If a nation does not know its history, if the country loses its history, then its citizens have nowhere to go.
Mirzhakyp Dulatuly

Sarmatian’s weapon in works of ancient authors

1288
Ancient authors in their works paid great attention to arrows of this nomad tribe. Aristotle wrote about the recipe of poison for arrows made from human blood and echidnas or viper snakes.

Ancient authors in their works paid great attention to arrows of this nomad tribe. Aristotle wrote about the recipe of poison for arrows made from human blood and echidnas or viper snakes.

Theophrastus wrote about «deadly plants which sap sarmatians use for lubrication of the arrows. According to antique botanist, some poisons kill immediately, from other poisons people die from health exhaustion.

Ovid attached great importance to arrows. Poet repeatedly mentioned hooked poisoned arrows of sarmatians. He even sent as a gift one quiver to his friend Fabius Maximus.

Pausanias also told about sarmatian bone arrowheads. Pliny the Elder and Claudius Elian also wrote that the sarmatians moisten their arrows with different poisons.

Description of traditional melee weapons — swords and spears are also appeared in the works of ancient authors. Ovid wrote that the sarmatians were armed with special knives.

Titus Flavius Josephus mentioned about sarmatians swords, Gaius Valerius Flaccus described «Sarmatian controlling huge pike», and Pausanias wrote about bone spears. Claudius Claudianus also wrote about sarmatians spears.

The ancient authors often mention in their works that the Sarmatians used lasso. It was used either for capture of prisoners, or to drop the rider off his horse. Flavius Josephus wrote about an attempt of the Sarmatians to capture Armenian king Trinidad with lasso. Pausanias noted that «The Sarmatians hurled lassos on enemies and then turning back the horses, and then overturn caught in the arcane rider».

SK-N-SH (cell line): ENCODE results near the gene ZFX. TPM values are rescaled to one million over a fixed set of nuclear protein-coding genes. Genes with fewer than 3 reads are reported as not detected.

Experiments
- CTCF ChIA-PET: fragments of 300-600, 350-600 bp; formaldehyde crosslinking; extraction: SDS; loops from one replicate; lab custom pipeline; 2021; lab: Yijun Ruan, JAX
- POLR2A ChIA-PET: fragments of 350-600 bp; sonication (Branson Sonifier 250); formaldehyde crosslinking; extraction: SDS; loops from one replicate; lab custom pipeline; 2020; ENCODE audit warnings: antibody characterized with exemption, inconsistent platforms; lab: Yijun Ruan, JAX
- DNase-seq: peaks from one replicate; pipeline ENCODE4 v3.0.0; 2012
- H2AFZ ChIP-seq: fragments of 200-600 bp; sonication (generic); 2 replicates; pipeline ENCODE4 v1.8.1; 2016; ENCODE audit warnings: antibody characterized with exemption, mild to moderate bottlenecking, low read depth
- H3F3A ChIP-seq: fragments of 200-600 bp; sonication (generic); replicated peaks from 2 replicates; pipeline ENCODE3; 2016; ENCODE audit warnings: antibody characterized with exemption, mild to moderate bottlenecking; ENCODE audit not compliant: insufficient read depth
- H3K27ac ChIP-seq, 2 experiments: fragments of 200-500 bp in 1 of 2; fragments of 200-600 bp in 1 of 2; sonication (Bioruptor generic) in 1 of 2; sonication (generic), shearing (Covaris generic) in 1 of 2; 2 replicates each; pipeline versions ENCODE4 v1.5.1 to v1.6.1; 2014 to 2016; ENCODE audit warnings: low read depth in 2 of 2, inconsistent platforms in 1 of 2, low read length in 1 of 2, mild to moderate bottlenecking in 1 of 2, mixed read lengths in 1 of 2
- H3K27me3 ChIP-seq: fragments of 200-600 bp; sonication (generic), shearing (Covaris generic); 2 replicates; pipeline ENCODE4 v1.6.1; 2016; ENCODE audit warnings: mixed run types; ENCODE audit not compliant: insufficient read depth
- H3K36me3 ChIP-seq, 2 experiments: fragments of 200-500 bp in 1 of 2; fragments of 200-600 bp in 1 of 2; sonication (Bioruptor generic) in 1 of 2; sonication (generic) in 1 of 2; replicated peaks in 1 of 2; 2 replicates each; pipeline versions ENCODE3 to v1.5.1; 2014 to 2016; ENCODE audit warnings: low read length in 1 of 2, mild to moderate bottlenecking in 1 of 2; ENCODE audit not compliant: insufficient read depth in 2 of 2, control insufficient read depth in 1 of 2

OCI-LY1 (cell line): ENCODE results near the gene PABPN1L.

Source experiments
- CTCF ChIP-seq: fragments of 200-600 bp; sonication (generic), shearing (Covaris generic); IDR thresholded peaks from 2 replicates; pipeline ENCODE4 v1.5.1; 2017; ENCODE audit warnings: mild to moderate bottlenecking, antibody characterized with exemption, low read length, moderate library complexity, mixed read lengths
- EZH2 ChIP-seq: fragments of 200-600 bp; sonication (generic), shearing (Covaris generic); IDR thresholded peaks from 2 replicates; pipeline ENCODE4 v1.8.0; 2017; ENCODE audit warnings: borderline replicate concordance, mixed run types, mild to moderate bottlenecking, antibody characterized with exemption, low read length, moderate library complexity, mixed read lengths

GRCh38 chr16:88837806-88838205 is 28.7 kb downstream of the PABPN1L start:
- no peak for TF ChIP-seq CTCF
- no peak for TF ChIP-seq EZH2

The most recent reference to the use of arcane by the nomads was found in the works of Great Bishop Ambrose. In the V century BC. the Bishop wrote that «Alans are skilled in the ability to throw a noose around the neck of the enemy».

The first mention related to the defensive armament of the Sarmatians belongs to Theophrastus. In his treatise «On the water» he wrote: «Tarand inhabits in Scythia or Sarmatia. His snout is like a deer. His bones are covered with a skin, from which the fur grows. Skin is thick as a finger and very strong. So the leather is dried, and then the shells are made of this leather».

Interesting description of their armor left Pausanias: «Shells they do as follows: each of them has a lot of horses… Horses are used not only in wars, but for sacrificing to native gods and eating. Their hoofs they collect, clean, cut and make of them something like a snake scales. Who have never seen a snake, probably seen green pine cones, so rising above the cones grooves can be accurately compared with the sarmatian armor elements made from hooves. These plates are drilled, crosslinked with horse or bovine tendons, and used as shells that neither beauty nor strength are not inferior to the Hellenic armor. They even withstand blows and wounds inflicted in melee batle.

Claudius Elian similar Theophrastus described Tarands, but in his story nomads snug shields with leather of this animals, and did not use it for production of shells.